Stopping one of these medications must be done slowly and gradually, because it can be life-threatening to stop too quickly.

And stopping one of these medications, even in a gradual and slow way, can bring about a whole host of physical, emotional, and mental symptoms. This doesn’t happen for everyone, and especially if the person is withdrawing from one of these medications for the first time.

But it’s what has been happening for me.

Actually, my neurologist believes (and I agree, especially after coming to learn so much more than I ever did before about benzodiazepines and their impact on every system of the body) xanax was probably contributing to my physical problems for years before I ever started tapering off the medication. But I didn’t realize it, and neither did any of the doctors I saw in my quest to figure out what was happening to my health. Ironically, the one medication I was willing to take turned out to be incredibly costly to my life.

This journey has been completely nonlinear in terms of symptoms and healing, and it can change (from mostly-okay to terrible, or from excruciating to tolerable) within a single hour, and multiple times within a day or week.

And although xanax once helped calm my anxiety enough for me to feel “normal” – not zoned or zonked out, not numbed or sedated, not stoned or sleepy, simply like me but without such severe anxiety that I couldn’t function – tapering and withdrawing from xanax has resulted in chemical anxiety that’s worse than the bouts of debilitating anxiety I had before being prescribed the medication in the first place.

My journey to discontinue xanax has been physically difficult, with many physical symptoms, some of them quite scary, and there have been times I’ve seriously wondered if I would make it through – and this really is one of those things where the only way out is through.


For today to mark 100 days completely free from xanax feels like a milestone and a victory and an accomplishment.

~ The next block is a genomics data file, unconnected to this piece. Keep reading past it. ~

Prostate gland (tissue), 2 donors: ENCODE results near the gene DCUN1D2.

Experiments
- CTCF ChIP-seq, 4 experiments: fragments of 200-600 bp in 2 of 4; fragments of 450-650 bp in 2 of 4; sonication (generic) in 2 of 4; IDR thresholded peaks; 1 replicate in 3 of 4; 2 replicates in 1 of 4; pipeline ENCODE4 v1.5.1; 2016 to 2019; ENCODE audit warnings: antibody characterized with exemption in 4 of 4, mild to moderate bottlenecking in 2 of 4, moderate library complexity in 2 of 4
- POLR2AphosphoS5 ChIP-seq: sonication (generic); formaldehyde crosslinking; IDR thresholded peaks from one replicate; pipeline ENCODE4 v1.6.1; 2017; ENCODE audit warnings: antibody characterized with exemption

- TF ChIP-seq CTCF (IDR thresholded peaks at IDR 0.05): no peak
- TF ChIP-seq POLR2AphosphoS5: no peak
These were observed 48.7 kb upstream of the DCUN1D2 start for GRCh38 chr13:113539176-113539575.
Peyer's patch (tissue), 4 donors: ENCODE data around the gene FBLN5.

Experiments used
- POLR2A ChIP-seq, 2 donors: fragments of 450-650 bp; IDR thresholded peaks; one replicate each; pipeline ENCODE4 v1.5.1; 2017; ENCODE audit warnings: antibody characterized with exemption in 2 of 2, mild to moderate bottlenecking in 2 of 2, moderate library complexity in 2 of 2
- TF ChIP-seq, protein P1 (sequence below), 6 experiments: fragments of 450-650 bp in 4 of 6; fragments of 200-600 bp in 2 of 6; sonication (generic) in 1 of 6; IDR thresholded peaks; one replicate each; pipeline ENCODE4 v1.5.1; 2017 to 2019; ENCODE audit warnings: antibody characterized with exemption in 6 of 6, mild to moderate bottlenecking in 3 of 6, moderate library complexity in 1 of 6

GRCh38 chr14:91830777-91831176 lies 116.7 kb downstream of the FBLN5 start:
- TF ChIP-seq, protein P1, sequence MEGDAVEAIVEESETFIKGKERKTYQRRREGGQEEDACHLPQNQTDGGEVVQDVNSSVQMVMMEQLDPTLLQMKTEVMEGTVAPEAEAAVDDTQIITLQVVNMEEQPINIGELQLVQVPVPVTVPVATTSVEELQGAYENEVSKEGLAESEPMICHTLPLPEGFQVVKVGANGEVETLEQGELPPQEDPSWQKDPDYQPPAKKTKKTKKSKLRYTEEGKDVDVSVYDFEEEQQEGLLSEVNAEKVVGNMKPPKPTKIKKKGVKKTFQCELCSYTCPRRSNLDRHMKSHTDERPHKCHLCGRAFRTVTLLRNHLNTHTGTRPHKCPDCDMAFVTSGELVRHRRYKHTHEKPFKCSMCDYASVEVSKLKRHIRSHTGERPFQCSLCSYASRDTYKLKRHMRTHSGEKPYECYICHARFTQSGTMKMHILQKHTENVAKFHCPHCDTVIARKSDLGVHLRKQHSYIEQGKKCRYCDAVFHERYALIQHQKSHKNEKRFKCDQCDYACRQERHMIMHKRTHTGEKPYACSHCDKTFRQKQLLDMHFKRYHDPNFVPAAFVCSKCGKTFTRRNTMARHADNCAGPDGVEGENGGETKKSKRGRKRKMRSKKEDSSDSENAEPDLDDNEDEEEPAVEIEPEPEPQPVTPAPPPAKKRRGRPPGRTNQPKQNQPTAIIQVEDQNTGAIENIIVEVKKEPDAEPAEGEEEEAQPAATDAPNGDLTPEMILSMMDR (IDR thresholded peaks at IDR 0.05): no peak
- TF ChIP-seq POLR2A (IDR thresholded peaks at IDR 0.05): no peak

And yet…

The journey definitely is not over.

I’ve been told the average time to heal from this is 6 to 18 months. In that context, 100 days seems like a short time.

I still have physical symptoms that come and go, and wax and wane. And although overall I think things are getting slowly better, physical symptoms are still with me daily and still impacting my life in ways big and small.


I believe I am healing.

And even though the journey is still difficult most every day, and even though I still struggle with physical symptoms, and even though I still deal with chemical anxiety that can sometimes feel through the proverbial roof, and even though I sometimes get scared this is my “new normal” and it won’t get better than this –

Again and again, I bring myself back to believing I am healing, and I bring myself back to choosing to focus on joy, and I bring myself back to doing what I need to do to get through.


All of this – my lifelong struggle with anxiety that has impacted my life in so many ways, and the horror show of benzo tolerance and tapering and withdrawal, and the high anxiety I continue to have – all of this is why I talk here so much about joy, and calming, and soul nourishment.

Because those things are life necessities for me, and I know I’m not alone in that. And one reason I share my stories, and share what helps me, is in case someone comes across my words and recognizes something about their own journey… and maybe they’ll feel less alone.

There are many things I’ve done to help me get through my taper and discontinuation. Things I still turn to, especially as many of them help me with anxiety in general, and anxiety is still such a problem for me. I’ve written about some of them before, and I’ll probably be sharing about others.

But in case you’ve found this post and you’re tapering from (or are dealing with the discontinuation of) a benzo, I’d like to mention some of the things that have been helpful for me. I’m sure I’ll leave some out, and these are in no particular order:

laughing (at anything, whatever you can find that makes you laugh)
brain retraining
calming techniques
things that help the vagus nerve
very gentle exercise
energy medicine
prayer and spiritual connection
laughter yoga
avoiding foods/drinks that result in feeling worse physically
being careful with supplements
breathing techniques
and did I say distraction?? (in case it’s not obvious, that’s a huge one)

Getting off a benzo can be done, but it’s important to do it safely.

And if you’re on the journey to withdrawing from one, or have discontinued one and are dealing with symptoms, please don’t give up hope, please keep going, and please know you’re not alone – even though this can feel like an incredibly lonely and isolating time.

The journey to healing isn’t linear, it’s a road that twists and turns, with ups and downs.

But we just keep following that winding road – and we keep heading for the light ahead. And if we can find moments of joy and calm and delight along the way, we grab hold of them whenever we can.